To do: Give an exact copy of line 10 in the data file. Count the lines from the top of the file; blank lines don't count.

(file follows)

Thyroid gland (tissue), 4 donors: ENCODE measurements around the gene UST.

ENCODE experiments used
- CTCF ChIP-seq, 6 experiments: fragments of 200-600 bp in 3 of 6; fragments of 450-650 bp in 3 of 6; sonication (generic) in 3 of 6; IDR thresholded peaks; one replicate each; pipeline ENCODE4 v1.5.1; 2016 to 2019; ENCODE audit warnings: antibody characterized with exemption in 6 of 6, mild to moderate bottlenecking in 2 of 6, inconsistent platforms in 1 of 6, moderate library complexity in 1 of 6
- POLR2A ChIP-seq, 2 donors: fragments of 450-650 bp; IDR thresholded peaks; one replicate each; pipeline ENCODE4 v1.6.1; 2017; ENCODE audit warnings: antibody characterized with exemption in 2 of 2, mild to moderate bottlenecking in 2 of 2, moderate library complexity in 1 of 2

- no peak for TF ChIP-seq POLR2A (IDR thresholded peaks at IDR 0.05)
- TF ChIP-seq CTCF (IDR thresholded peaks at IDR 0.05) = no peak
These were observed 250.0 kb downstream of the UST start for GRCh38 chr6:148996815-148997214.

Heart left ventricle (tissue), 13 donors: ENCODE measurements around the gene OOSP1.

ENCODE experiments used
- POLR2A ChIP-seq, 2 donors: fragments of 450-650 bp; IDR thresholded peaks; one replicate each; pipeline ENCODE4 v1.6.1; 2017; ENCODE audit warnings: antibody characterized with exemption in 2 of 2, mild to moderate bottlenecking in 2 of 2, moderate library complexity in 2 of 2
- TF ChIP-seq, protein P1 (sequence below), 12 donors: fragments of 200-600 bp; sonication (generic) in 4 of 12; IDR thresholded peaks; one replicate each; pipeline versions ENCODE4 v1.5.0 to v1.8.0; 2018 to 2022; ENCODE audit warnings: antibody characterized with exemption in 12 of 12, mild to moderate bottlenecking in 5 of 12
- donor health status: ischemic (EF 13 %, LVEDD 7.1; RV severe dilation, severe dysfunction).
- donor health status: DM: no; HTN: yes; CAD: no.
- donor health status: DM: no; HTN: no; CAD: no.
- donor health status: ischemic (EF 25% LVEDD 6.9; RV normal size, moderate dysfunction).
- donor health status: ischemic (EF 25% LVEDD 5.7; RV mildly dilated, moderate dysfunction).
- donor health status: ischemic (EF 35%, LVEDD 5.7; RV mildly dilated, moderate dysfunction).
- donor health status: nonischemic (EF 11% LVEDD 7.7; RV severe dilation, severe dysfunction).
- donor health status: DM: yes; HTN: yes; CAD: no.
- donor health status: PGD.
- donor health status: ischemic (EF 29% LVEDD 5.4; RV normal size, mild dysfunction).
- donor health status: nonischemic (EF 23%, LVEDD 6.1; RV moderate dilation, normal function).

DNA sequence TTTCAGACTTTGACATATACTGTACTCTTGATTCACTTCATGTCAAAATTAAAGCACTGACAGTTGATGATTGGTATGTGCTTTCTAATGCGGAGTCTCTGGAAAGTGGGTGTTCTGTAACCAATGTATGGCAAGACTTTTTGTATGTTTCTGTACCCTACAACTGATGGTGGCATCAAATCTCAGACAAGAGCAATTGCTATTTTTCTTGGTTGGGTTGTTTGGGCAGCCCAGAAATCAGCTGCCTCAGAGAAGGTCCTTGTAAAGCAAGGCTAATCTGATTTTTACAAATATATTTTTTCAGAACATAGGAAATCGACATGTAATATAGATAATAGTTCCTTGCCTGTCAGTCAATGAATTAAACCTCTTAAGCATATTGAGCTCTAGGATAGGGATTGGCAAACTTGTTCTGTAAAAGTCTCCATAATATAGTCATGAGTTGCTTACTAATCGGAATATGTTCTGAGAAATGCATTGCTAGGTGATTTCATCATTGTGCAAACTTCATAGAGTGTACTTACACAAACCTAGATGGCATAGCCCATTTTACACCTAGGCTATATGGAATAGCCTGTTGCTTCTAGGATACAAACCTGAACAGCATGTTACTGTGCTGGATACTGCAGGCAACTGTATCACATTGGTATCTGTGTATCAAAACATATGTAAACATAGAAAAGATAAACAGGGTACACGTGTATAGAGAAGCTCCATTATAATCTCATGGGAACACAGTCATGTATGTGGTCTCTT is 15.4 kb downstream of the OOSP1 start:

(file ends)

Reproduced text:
- POLR2A ChIP-seq, 2 donors: fragments of 450-650 bp; IDR thresholded peaks; one replicate each; pipeline ENCODE4 v1.6.1; 2017; ENCODE audit warnings: antibody characterized with exemption in 2 of 2, mild to moderate bottlenecking in 2 of 2, moderate library complexity in 2 of 2